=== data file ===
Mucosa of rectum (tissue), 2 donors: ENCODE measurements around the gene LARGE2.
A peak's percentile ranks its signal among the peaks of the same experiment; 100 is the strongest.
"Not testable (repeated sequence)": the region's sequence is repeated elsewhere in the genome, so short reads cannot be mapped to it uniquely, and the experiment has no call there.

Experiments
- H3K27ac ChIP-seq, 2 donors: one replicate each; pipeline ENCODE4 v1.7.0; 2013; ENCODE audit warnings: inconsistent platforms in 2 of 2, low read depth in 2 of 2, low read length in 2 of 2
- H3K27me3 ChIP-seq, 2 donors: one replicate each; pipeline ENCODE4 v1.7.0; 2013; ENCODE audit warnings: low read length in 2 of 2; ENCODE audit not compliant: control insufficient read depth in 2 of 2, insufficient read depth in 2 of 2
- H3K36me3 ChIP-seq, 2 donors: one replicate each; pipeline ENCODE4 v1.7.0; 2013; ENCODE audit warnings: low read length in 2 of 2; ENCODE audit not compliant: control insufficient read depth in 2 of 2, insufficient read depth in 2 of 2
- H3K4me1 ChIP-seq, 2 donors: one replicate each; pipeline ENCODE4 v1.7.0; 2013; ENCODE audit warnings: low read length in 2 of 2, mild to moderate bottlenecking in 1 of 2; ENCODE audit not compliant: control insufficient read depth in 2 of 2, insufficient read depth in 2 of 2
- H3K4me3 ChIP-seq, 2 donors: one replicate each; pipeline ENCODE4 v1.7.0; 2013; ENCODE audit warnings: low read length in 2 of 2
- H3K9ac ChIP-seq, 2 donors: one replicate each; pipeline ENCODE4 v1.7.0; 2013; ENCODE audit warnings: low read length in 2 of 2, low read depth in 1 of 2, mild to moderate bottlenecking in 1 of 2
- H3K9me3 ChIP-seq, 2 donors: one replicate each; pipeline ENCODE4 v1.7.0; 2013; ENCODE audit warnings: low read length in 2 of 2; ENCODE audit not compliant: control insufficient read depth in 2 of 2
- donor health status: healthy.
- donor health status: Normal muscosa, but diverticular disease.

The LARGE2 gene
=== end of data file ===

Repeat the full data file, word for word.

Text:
Mucosa of rectum (tissue), 2 donors: ENCODE measurements around the gene LARGE2.
A peak's percentile ranks its signal among the peaks of the same experiment; 100 is the strongest.
"Not testable (repeated sequence)": the region's sequence is repeated elsewhere in the genome, so short reads cannot be mapped to it uniquely, and the experiment has no call there.

Experiments
- H3K27ac ChIP-seq, 2 donors: one replicate each; pipeline ENCODE4 v1.7.0; 2013; ENCODE audit warnings: inconsistent platforms in 2 of 2, low read depth in 2 of 2, low read length in 2 of 2
- H3K27me3 ChIP-seq, 2 donors: one replicate each; pipeline ENCODE4 v1.7.0; 2013; ENCODE audit warnings: low read length in 2 of 2; ENCODE audit not compliant: control insufficient read depth in 2 of 2, insufficient read depth in 2 of 2
- H3K36me3 ChIP-seq, 2 donors: one replicate each; pipeline ENCODE4 v1.7.0; 2013; ENCODE audit warnings: low read length in 2 of 2; ENCODE audit not compliant: control insufficient read depth in 2 of 2, insufficient read depth in 2 of 2
- H3K4me1 ChIP-seq, 2 donors: one replicate each; pipeline ENCODE4 v1.7.0; 2013; ENCODE audit warnings: low read length in 2 of 2, mild to moderate bottlenecking in 1 of 2; ENCODE audit not compliant: control insufficient read depth in 2 of 2, insufficient read depth in 2 of 2
- H3K4me3 ChIP-seq, 2 donors: one replicate each; pipeline ENCODE4 v1.7.0; 2013; ENCODE audit warnings: low read length in 2 of 2
- H3K9ac ChIP-seq, 2 donors: one replicate each; pipeline ENCODE4 v1.7.0; 2013; ENCODE audit warnings: low read length in 2 of 2, low read depth in 1 of 2, mild to moderate bottlenecking in 1 of 2
- H3K9me3 ChIP-seq, 2 donors: one replicate each; pipeline ENCODE4 v1.7.0; 2013; ENCODE audit warnings: low read length in 2 of 2; ENCODE audit not compliant: control insufficient read depth in 2 of 2
- donor health status: healthy.
- donor health status: Normal muscosa, but diverticular disease.

The LARGE2 gene